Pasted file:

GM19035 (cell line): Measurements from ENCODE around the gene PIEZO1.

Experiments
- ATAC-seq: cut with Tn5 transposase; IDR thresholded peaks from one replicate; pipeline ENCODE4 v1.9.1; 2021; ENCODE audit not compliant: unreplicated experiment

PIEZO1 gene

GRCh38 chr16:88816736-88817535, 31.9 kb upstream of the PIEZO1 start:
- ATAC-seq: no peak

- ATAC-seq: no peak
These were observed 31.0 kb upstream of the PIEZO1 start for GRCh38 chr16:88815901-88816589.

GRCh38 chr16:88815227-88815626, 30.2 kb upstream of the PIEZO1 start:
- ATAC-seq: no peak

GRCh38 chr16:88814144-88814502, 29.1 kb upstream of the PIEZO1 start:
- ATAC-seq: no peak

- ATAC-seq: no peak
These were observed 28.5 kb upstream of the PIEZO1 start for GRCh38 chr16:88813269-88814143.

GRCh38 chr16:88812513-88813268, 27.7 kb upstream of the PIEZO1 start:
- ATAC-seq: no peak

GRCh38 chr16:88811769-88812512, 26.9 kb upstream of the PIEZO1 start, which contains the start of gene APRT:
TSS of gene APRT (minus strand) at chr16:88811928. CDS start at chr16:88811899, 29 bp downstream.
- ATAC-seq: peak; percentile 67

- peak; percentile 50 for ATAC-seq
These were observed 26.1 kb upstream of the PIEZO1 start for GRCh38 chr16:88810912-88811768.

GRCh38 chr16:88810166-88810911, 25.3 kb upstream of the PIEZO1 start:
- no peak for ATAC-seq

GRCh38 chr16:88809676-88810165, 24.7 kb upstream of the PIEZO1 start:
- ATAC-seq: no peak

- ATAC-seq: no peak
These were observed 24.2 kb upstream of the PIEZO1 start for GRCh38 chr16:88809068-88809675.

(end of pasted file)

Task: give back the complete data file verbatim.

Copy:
GM19035 (cell line): Measurements from ENCODE around the gene PIEZO1.

Experiments
- ATAC-seq: cut with Tn5 transposase; IDR thresholded peaks from one replicate; pipeline ENCODE4 v1.9.1; 2021; ENCODE audit not compliant: unreplicated experiment

PIEZO1 gene

GRCh38 chr16:88816736-88817535, 31.9 kb upstream of the PIEZO1 start:
- ATAC-seq: no peak

- ATAC-seq: no peak
These were observed 31.0 kb upstream of the PIEZO1 start for GRCh38 chr16:88815901-88816589.

GRCh38 chr16:88815227-88815626, 30.2 kb upstream of the PIEZO1 start:
- ATAC-seq: no peak

GRCh38 chr16:88814144-88814502, 29.1 kb upstream of the PIEZO1 start:
- ATAC-seq: no peak

- ATAC-seq: no peak
These were observed 28.5 kb upstream of the PIEZO1 start for GRCh38 chr16:88813269-88814143.

GRCh38 chr16:88812513-88813268, 27.7 kb upstream of the PIEZO1 start:
- ATAC-seq: no peak

GRCh38 chr16:88811769-88812512, 26.9 kb upstream of the PIEZO1 start, which contains the start of gene APRT:
TSS of gene APRT (minus strand) at chr16:88811928. CDS start at chr16:88811899, 29 bp downstream.
- ATAC-seq: peak; percentile 67

- peak; percentile 50 for ATAC-seq
These were observed 26.1 kb upstream of the PIEZO1 start for GRCh38 chr16:88810912-88811768.

GRCh38 chr16:88810166-88810911, 25.3 kb upstream of the PIEZO1 start:
- no peak for ATAC-seq

GRCh38 chr16:88809676-88810165, 24.7 kb upstream of the PIEZO1 start:
- ATAC-seq: no peak

- ATAC-seq: no peak
These were observed 24.2 kb upstream of the PIEZO1 start for GRCh38 chr16:88809068-88809675.